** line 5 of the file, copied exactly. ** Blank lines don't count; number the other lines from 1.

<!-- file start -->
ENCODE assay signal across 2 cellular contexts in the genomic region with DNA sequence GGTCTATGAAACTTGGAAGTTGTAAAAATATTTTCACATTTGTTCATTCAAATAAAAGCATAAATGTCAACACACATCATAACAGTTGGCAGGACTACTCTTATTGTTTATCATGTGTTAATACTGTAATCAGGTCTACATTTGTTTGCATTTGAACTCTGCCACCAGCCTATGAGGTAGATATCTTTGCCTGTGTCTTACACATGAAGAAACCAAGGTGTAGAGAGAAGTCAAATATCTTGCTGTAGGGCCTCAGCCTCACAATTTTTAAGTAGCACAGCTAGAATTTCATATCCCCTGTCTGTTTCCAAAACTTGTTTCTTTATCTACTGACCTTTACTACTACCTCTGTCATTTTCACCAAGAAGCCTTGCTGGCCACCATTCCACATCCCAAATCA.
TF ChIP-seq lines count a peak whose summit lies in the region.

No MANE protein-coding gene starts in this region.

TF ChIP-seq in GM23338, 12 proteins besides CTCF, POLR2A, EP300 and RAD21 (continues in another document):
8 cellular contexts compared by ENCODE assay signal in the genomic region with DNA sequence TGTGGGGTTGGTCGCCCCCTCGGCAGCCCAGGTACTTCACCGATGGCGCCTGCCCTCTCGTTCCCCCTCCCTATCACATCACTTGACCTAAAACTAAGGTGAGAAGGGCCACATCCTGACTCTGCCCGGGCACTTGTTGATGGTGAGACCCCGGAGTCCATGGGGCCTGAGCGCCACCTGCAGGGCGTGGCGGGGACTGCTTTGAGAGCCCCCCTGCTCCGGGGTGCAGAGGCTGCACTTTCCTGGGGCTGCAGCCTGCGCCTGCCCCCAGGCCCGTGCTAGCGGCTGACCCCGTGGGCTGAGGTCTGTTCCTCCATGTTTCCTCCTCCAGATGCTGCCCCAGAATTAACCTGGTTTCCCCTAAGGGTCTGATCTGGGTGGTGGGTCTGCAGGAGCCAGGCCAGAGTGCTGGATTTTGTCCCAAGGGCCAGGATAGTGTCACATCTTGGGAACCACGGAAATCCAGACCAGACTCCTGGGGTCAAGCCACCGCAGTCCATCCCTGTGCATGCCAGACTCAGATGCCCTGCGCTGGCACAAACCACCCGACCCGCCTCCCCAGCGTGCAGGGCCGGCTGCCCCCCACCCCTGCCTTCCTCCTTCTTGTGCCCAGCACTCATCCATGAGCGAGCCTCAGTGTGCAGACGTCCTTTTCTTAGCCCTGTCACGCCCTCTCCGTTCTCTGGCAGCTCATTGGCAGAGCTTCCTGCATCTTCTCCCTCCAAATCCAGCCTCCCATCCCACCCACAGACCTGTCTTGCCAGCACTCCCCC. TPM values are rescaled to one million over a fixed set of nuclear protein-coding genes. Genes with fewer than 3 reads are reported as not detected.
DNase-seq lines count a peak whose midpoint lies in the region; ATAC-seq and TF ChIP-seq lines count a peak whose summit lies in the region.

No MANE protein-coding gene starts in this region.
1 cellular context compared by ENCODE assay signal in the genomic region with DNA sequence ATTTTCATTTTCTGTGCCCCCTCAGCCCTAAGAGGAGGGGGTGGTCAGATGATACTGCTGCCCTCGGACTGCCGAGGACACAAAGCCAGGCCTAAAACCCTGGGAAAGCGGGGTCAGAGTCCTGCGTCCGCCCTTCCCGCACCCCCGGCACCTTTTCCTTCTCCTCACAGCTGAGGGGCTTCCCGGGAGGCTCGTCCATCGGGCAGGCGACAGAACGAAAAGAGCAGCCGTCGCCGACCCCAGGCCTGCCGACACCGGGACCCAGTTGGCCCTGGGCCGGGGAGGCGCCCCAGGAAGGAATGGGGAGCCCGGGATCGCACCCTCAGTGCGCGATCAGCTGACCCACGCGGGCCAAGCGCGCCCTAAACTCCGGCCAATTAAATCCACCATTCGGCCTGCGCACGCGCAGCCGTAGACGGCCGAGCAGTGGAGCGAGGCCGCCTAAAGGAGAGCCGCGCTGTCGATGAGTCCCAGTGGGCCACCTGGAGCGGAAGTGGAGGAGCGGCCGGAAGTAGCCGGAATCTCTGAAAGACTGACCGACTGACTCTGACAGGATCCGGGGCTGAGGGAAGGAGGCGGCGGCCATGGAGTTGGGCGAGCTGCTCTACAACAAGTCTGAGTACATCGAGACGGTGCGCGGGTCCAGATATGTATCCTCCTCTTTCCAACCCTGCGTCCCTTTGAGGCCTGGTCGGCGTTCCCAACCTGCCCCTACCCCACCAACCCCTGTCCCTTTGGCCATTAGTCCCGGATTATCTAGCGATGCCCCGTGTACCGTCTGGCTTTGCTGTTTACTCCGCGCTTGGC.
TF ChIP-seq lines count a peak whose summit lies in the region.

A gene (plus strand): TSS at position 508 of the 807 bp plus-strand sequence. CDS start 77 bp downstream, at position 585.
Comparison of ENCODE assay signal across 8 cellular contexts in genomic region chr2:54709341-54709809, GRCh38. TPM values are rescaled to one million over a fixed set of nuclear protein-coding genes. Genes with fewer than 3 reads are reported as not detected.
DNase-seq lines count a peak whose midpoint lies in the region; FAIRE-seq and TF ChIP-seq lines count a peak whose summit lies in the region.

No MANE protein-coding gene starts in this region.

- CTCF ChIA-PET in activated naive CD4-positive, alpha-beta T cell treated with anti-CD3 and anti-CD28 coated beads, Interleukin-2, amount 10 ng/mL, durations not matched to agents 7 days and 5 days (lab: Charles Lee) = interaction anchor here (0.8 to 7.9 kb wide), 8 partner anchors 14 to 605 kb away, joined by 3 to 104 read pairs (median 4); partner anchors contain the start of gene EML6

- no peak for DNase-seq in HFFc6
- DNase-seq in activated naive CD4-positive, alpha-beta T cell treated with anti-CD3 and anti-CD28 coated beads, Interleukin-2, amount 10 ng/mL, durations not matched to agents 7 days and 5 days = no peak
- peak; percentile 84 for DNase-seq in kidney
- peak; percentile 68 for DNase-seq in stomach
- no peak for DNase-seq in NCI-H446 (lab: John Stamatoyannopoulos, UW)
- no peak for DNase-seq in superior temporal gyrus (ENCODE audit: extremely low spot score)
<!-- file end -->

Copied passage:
8 cellular contexts compared by ENCODE assay signal in the genomic region with DNA sequence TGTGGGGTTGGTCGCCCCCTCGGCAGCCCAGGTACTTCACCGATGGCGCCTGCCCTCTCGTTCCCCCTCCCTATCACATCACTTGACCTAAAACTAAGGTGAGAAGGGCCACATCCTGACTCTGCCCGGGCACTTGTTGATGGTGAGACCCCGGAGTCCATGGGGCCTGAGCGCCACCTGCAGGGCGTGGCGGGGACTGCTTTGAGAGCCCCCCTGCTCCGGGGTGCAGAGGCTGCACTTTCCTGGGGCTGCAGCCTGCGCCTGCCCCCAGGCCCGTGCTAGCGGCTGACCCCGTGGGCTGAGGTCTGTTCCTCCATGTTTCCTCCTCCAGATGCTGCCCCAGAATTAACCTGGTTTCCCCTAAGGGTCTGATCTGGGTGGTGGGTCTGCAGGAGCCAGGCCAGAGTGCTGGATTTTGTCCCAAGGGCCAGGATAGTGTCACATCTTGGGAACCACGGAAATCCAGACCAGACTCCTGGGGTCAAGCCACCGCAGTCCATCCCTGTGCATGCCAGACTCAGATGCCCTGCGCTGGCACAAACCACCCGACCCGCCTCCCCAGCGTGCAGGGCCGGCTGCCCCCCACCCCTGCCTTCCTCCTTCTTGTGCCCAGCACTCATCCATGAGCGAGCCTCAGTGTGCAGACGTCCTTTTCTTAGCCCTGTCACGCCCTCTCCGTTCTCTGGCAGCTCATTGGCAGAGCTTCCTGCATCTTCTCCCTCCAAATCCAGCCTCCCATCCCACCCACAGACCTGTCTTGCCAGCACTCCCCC. TPM values are rescaled to one million over a fixed set of nuclear protein-coding genes. Genes with fewer than 3 reads are reported as not detected.